Nearly every jurisdiction and every curricula at every grade has some learning outcome related to writing goals. There are various "writing across the curriculum" goals, and it can sometimes be overwhelming. As educators, we know that the best way for students to improve their writing is by practising more and more. Yet, how many of us have time to provide feedback on a daily or weekly basis on student writing? What if we aren't the English teacher? Do we still have to help with writing outcomes? What other ways can we help students improve their writing, especially if we aren't the English teacher?
Most high school curricula require students to develop critical thinking skills that they demonstrate by being able to both peer- and self-edit written work. Developing the ability to look closely and critically at one's own work is difficult. Helping students to see the component parts of a piece of writing and analyse each bit at a time can help.
There are a number of excellent resources (and some not-so-excellent ones) out there about online learning and remote teaching that advises using video conferencing. There are ways to use videos to teach really well, and there are ways where using videos might not actually add too much to your teaching. In this blog, we quickly walk through some pros and cons of different video teaching methodologies and give some suggestions of when/how to use each type.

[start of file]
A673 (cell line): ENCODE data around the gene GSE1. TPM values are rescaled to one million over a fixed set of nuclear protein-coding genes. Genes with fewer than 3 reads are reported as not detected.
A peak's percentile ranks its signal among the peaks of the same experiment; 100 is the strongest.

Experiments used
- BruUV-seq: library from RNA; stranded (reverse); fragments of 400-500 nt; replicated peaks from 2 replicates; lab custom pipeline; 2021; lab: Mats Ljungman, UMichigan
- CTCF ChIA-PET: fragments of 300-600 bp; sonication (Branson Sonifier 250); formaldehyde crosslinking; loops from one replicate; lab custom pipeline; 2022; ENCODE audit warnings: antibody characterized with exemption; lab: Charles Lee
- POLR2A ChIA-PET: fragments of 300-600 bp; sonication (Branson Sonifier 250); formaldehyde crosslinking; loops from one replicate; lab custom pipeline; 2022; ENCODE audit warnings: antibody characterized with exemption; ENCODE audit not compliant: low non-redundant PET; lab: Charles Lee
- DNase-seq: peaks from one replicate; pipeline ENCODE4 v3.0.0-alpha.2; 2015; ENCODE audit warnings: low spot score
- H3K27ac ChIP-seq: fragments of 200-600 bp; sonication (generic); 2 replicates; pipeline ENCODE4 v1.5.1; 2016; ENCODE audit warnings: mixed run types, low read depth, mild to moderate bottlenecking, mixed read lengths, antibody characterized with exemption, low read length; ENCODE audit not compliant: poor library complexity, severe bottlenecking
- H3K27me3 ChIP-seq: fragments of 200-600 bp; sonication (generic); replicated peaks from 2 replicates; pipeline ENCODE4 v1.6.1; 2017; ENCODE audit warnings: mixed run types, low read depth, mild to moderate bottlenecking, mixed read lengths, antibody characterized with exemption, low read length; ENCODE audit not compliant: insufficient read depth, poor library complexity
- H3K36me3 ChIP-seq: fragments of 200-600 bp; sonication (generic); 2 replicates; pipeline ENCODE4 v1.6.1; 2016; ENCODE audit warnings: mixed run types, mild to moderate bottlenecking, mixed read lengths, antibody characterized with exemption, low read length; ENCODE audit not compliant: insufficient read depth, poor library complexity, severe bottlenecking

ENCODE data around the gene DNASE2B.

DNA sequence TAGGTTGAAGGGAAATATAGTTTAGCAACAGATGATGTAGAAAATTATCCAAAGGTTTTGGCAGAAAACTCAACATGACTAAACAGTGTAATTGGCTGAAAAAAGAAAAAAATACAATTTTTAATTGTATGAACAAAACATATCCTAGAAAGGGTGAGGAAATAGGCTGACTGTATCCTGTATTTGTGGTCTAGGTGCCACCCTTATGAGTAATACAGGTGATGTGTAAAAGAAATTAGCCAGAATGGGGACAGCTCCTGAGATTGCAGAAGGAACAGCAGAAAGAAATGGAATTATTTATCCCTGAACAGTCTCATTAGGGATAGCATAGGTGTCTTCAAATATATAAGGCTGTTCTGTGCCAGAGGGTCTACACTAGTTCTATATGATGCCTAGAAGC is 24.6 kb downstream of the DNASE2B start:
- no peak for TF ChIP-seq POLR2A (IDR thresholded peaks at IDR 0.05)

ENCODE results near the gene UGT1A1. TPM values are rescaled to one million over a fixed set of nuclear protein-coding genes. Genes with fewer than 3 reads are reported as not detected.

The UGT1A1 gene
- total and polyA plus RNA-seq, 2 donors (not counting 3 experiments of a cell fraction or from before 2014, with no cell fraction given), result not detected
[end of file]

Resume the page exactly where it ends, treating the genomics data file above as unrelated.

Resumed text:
EssayJack is an interactive web platform with a patented solution that pre-structures student essays, reduces writing anxiety, and allows educator customization and feedback. Ranked as one of the top English Language teaching digital innovations in the world by the British Council and Cambridge English, EssayJack was created by award-winning educators and can be customized for almost any writing task.